The plans for national health care have hit President Obama and Democrats hard, and the impact on local elections in 2009 could be significant.
The health care fracas has prompted non-stop headlines, consternation among voters and confusion in the Democrat ranks. And as national health care plans get trounced in the polls, Obama and Senate boss Pelosi seem inclined to ram it down the collective throats of the residents of the good old US of A – all just with Democrat votes.
Democrats and advocates for national health care are now desperately trying to repackage the issue to voters, but the damage to the "reform" efforts may have already been done. Democrat Congressman Paul Tonko faced 1500 citizens at a health care forum in Bethlehem on Tuesday night and many were angry and not afraid to voice their is displeasure.
The saying among veteran politicians is that people don't come out when they are happy. Sure some of those in the crowd were drummed up by liberal advocacy groups, but most didn't need advocacy groups to convince them to attend the forum. Seniors, middle class folks and small business owners largely do not like the national health care options and the polls show that dislike.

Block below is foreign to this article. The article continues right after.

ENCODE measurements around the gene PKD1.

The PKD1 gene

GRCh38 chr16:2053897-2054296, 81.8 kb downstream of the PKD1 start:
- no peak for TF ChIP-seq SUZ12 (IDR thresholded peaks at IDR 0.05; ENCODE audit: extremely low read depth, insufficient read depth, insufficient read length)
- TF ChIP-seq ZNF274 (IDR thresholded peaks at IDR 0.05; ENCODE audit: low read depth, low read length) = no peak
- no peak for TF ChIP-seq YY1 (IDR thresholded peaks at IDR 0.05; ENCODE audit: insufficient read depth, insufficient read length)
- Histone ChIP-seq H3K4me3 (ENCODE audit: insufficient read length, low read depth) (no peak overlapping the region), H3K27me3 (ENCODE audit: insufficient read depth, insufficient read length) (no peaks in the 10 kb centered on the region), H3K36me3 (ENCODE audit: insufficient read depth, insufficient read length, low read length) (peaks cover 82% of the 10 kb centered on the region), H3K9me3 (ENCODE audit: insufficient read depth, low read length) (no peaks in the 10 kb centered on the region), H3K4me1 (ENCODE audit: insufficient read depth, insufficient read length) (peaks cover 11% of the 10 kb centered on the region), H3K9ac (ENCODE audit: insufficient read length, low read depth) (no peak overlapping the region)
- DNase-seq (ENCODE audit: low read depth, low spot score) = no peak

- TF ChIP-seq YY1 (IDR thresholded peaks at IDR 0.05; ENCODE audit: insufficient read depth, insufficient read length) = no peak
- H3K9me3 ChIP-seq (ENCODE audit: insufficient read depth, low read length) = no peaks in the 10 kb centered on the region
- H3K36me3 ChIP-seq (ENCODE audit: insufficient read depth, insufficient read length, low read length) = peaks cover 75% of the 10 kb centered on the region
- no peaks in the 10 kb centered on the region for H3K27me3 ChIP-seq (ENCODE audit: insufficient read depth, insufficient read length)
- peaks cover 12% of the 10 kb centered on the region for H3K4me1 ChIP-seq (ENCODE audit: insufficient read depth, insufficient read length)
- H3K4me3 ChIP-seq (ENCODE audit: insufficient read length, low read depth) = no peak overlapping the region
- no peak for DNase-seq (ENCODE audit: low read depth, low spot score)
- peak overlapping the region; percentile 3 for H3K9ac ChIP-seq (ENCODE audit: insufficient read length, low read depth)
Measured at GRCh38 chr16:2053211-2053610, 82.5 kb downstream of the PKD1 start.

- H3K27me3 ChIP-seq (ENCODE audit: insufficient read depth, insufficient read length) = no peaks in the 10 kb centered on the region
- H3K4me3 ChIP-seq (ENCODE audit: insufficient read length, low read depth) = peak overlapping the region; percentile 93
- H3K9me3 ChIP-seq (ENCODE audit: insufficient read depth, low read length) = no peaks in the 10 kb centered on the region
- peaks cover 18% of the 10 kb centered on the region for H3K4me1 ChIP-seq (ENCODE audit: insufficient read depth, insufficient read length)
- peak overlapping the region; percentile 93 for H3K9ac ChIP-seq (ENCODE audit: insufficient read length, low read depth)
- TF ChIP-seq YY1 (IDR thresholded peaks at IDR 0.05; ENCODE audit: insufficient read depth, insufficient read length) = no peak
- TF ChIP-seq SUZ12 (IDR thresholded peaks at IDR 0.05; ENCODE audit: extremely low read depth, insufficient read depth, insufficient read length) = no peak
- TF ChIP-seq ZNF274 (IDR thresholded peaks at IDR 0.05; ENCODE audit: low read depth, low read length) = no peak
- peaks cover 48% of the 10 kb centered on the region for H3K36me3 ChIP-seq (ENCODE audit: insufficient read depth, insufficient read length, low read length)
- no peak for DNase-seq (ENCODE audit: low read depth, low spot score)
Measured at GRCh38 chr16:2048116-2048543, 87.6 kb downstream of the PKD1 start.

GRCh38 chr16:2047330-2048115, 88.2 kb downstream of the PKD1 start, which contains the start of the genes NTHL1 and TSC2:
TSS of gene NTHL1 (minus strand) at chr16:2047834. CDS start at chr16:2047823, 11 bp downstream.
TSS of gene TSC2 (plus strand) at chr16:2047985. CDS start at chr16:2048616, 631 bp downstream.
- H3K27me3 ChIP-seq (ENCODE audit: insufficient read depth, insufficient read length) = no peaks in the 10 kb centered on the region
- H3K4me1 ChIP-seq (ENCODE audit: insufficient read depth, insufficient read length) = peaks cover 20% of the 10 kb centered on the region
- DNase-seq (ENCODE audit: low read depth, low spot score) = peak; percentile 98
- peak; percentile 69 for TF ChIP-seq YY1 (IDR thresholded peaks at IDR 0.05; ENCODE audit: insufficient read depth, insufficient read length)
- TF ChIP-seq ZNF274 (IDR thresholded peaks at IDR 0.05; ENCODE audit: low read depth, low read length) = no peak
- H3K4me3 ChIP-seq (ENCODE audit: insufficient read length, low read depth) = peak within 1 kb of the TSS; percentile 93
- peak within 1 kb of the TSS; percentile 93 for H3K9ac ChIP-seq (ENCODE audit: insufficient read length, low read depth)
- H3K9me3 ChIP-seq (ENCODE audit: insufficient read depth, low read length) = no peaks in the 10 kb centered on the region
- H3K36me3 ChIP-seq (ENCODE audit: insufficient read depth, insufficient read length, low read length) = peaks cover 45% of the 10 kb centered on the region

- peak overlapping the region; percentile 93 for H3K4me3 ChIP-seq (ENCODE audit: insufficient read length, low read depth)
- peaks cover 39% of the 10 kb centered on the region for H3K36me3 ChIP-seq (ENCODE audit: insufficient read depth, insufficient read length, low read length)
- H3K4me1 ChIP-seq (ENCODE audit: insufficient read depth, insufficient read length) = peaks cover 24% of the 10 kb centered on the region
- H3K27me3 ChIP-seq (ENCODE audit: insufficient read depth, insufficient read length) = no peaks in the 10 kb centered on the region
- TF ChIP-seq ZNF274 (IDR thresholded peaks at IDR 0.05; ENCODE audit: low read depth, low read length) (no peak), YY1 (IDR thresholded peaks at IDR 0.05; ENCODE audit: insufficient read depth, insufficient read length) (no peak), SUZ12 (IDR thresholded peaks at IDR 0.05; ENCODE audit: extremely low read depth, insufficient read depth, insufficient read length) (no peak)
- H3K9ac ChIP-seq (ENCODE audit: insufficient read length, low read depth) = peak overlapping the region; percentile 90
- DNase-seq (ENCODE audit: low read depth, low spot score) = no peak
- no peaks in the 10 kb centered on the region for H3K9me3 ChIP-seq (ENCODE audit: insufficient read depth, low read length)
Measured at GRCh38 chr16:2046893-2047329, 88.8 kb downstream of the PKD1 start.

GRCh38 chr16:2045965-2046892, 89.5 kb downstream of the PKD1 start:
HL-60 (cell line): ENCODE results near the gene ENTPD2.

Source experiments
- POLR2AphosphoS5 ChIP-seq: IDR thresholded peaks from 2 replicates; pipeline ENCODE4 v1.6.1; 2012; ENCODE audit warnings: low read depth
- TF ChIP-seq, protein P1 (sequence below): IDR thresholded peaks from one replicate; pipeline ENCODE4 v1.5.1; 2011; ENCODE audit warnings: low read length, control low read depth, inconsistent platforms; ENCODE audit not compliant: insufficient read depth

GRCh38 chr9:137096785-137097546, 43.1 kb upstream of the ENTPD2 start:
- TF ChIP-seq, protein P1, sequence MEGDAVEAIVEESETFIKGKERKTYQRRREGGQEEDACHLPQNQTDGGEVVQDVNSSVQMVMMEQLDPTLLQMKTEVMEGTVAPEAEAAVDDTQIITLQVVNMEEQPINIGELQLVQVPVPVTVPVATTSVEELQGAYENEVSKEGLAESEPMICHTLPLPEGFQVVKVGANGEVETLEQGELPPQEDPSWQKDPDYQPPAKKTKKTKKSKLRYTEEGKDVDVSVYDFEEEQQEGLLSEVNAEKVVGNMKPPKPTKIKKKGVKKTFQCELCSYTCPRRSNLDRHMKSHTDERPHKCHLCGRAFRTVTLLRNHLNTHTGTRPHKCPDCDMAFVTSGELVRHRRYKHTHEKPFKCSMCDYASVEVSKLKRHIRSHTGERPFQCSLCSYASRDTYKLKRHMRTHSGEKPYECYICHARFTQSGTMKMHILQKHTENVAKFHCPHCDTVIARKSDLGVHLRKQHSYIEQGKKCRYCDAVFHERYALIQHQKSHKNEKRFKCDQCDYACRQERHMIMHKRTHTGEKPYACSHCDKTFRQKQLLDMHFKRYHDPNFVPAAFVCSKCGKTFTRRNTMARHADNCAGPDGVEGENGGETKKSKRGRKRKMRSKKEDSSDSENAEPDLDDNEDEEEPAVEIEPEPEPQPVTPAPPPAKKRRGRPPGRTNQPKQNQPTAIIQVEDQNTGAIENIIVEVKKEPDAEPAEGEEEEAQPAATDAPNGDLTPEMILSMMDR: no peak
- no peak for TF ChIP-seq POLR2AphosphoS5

The collapse of Democratic popularity due to their bungling of health care can't help but hurt Democrats in local elections. The 2009 local races will be the first chance for voters to make voices their heard on health care, the effectiveness of the stimulus spending, the accelerating national debt and issues involving personal liberty. And those are just federal issues – voters are likely to be revved up about the disastrous state budget and the more than 100 tax and fee increases.
But Democratic loyalty may force some of their local candidates to take one for the team and support health care. One Democrat candidate for County Legislature was at the Tonko health care rally voicing support for national health care, and other incumbent Democrats and candidates have stated support for the controversial care package.
Democrats in Rensselaer County are already struggling, unable to attract a County Executive or County Clerk candidates and trying to fend off embarrassing news articles about one of their candidates being caught living outside their legislative district. A raging debate over national health care is one of the last Democrats need.